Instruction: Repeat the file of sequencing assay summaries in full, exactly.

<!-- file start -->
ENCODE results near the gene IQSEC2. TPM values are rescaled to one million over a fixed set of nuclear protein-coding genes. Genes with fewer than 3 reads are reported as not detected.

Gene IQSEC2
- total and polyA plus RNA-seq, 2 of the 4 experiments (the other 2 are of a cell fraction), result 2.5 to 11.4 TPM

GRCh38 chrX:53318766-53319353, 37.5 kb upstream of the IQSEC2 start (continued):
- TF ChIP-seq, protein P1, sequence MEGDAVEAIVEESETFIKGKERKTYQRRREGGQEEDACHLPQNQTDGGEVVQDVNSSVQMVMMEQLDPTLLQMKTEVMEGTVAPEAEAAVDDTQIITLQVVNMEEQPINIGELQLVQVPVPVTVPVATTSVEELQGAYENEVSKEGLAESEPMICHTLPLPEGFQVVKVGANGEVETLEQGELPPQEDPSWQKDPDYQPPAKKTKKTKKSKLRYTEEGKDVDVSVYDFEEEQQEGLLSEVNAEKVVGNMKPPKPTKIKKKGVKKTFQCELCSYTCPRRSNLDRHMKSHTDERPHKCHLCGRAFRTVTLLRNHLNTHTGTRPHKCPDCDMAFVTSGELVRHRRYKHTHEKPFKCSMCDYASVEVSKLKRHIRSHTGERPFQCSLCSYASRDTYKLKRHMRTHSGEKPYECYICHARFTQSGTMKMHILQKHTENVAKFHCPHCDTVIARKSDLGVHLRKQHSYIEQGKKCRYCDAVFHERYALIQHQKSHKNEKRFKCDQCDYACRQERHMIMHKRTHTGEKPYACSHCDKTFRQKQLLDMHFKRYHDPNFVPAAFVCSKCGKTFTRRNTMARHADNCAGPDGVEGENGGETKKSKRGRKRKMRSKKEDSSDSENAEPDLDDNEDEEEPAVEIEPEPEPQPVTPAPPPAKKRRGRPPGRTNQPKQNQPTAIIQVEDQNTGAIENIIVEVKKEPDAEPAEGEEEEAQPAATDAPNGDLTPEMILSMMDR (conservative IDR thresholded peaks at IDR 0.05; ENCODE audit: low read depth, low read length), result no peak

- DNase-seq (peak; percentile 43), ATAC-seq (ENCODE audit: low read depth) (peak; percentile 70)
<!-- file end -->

ENCODE results near the gene IQSEC2. TPM values are rescaled to one million over a fixed set of nuclear protein-coding genes. Genes with fewer than 3 reads are reported as not detected.

Gene IQSEC2
- total and polyA plus RNA-seq, 2 of the 4 experiments (the other 2 are of a cell fraction), result 2.5 to 11.4 TPM

GRCh38 chrX:53318766-53319353, 37.5 kb upstream of the IQSEC2 start (continued):
- TF ChIP-seq, protein P1, sequence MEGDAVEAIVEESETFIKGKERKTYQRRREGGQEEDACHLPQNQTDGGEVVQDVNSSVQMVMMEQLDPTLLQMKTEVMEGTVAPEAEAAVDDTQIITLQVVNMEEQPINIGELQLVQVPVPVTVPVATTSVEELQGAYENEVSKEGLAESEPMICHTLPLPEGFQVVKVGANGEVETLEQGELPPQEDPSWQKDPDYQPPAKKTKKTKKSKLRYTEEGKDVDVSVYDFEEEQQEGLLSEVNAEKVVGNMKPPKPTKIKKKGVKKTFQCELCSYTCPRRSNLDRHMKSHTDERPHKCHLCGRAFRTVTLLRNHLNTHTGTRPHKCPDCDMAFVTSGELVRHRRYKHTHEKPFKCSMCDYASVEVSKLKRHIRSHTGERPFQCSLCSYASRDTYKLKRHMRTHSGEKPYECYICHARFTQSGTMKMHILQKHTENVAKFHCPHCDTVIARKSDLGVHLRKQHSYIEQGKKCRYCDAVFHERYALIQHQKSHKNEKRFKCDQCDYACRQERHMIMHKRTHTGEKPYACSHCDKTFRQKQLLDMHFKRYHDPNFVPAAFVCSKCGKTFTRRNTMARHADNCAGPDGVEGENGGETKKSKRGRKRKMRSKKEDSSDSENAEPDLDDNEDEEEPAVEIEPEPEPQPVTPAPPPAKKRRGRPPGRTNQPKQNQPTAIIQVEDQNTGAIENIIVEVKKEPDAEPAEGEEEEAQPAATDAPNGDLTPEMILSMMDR (conservative IDR thresholded peaks at IDR 0.05; ENCODE audit: low read depth, low read length), result no peak

- DNase-seq (peak; percentile 43), ATAC-seq (ENCODE audit: low read depth) (peak; percentile 70)